Three Indigenous health workers from a remote island community will leave Australia for the first time to speak at a hepatitis B conference in Alaska.
The trio, Sarah Bukulatjpi, George Gurruwiwi and Roslyn Dhurrkay, work in the community of Galiwinku on Elcho Island where they screen, treat and educate people about hepatitis B.
In Northern Australia, between 10 and 20 per cent of the Indigenous population is infected with the preventable hepatitis B virus, which can lead to liver failure and liver cancer.
The recent death of Elcho Island man and world-famous musician Dr G Yunupingu, who contracted hepatitis B as a child, is fresh in the minds of the community and health workers, Paula Binks from the Menzies School of Health Research said.
Ms Binks works with the Elcho Island health workers and is helping them get to Alaska.
"We've been deeply saddened by the passing of Dr G Yunupingu and this is why we're doing the research into hepatitis B because we would really like to prevent hepatitis B leading into other serious medical conditions," Ms Binks said.
After working as an educator, mentor and clinical health worker on Elcho Island for 10 years, 51-year-old clan leader Mr Gurruwiwi said he was looking forward to the big trip.
"It's an exciting one. I've never been to other parts of the world. It's my first time," Mr Gurruwiwi said.
"Through [this] project I'm going over to the other side of the world... to share my knowledge and education to other parts of the world and my culture as well, my dignity, my pride."
The clan leader said the community were ultimately happy about the group's travel, despite the distance.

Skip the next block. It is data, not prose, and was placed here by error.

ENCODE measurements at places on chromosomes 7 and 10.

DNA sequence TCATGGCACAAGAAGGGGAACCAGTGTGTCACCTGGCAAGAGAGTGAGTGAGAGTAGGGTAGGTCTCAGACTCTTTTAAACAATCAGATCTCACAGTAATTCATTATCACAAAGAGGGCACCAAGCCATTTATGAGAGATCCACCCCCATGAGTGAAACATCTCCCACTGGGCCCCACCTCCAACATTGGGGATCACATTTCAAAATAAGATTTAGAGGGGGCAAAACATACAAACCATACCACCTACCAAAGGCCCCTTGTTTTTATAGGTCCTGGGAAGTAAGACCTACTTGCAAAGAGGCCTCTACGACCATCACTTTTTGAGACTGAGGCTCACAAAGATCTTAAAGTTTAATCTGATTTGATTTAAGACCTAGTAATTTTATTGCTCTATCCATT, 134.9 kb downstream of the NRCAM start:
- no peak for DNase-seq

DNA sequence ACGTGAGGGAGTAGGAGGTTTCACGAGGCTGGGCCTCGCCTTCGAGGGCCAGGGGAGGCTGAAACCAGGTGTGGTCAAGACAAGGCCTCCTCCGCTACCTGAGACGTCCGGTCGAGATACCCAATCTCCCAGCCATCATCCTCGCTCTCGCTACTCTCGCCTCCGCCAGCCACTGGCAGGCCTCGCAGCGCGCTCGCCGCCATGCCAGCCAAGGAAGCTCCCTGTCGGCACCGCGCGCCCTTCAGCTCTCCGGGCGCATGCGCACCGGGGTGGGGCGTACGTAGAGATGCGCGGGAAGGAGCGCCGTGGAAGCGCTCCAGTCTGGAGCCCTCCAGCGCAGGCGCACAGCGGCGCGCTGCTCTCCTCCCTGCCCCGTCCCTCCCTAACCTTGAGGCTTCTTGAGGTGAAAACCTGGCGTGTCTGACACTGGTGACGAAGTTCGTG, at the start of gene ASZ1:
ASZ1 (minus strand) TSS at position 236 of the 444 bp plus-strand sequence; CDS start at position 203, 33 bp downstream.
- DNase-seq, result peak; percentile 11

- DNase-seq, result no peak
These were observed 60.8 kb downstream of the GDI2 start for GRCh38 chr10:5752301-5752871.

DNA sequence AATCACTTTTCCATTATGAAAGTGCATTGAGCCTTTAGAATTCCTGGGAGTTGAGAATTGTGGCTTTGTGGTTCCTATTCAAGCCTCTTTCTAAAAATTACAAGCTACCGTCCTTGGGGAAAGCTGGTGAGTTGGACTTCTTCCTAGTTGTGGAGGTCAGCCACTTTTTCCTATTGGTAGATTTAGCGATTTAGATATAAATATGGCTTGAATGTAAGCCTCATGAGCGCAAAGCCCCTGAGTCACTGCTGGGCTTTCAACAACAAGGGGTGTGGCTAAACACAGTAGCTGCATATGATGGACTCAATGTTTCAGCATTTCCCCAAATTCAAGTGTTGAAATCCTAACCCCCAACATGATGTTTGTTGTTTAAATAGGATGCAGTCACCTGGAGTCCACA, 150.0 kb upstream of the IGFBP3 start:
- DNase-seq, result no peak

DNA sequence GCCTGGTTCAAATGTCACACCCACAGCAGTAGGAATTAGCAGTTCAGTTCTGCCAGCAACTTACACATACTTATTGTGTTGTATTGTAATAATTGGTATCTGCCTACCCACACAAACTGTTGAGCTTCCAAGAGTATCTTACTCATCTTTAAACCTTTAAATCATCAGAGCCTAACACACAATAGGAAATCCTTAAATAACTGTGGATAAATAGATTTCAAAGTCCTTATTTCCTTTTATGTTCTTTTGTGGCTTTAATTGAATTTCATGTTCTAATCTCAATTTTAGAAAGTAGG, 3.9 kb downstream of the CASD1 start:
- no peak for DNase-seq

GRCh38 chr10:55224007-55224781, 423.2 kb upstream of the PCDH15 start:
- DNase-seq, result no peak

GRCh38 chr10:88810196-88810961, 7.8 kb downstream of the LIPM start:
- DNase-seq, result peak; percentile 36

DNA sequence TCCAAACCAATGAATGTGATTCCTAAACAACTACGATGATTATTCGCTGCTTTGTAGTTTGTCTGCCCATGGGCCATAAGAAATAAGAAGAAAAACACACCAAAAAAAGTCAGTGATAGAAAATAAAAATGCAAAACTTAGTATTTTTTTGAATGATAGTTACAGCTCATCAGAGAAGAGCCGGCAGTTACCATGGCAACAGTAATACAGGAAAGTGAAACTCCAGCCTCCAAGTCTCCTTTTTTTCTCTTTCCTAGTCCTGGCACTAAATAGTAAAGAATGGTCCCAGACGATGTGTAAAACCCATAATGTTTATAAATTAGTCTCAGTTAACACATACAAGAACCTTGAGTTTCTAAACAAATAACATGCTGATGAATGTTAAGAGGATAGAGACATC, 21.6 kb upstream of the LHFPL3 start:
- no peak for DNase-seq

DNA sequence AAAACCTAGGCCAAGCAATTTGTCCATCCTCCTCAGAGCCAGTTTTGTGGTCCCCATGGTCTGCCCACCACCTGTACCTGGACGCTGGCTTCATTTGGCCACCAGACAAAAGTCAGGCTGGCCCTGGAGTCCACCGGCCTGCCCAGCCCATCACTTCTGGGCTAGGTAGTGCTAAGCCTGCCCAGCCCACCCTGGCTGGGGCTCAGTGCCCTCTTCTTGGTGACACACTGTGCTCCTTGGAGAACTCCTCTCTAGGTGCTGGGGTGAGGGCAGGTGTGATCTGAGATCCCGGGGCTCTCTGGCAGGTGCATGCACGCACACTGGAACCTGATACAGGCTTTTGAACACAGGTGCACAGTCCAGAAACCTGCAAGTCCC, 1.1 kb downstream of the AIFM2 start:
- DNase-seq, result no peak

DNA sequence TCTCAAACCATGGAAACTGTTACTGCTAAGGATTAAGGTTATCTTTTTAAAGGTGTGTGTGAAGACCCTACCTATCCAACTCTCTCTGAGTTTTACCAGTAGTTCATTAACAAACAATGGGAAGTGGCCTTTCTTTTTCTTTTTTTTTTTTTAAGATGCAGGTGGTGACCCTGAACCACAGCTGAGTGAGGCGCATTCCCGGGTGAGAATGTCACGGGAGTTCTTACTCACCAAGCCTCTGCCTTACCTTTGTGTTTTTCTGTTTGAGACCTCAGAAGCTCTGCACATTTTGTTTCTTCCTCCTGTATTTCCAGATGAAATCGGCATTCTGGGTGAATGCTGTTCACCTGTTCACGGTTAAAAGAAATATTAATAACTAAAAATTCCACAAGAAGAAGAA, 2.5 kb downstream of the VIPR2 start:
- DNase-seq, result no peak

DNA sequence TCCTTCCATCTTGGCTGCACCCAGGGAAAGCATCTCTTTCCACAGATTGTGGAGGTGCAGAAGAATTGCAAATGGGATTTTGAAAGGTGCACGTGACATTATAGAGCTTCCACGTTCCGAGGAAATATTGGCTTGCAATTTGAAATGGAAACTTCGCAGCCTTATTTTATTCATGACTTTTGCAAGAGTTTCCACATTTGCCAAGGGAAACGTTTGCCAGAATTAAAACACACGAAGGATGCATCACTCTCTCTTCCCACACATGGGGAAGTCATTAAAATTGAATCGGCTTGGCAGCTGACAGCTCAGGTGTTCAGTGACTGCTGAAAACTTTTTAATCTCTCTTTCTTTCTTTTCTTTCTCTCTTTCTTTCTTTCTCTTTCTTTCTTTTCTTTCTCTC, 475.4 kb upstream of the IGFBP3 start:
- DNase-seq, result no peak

"I think they [the community] will be a bit worried, it's a long way down — down or under, I don't know — but it's suits me that I'm still a researcher for Menzies, that's why I'm proud to be selected," Mr Gurruwiwi said.
Ms Bukulatjpi, 36, said she would be presenting to the conference on how workers monitor, treat and educate people on Elcho Island about hepatitis B.
"It's going to be long trip, and it's the first time for us to leave the home and go to another side of a country," she said.
"We've bought warm clothes today so it's going to be good.
"It is a good thing to go and see in other country's Indigenous [people], how they do this kind of program so we can learn from them, so it's a cross-cultural learning thing."
For 58-year-old Ms Dhurrkay the trip is about meeting and sharing stories with the other Indigenous groups who work in the field.
It will be the first time she's left the Northern Territory.
"[I'm] excited and proud, I'm going there to visit all the Indigenous people who will come to the conference," she said.
"I'm pleased to go there because we are going there and we telling the stories about how we treat people on Elcho Island. We'll be telling them stories, let them know how we treat people in Galiwinku."
Ms Binks said preparations for the group to travel had taken months.
"We had to officially, legally change everybody's names, get new birth certificates reissued," she said.
"We had issues just having enough ID in order to get passports, so we had to back step and get proof of age cards, drivers licences and even opening the bank accounts."
The group have now got their first passports and leave Darwin for the World Indigenous Peoples' Conference on Viral Hepatitis in Anchorage, Alaska on Thursday.
Article by: ABC News
Author: Lucy Marks
Link to Article: http://www.abc.net.au/news/2017-08-02/aboriginal-health-workers-hosted-in-alaska/8765916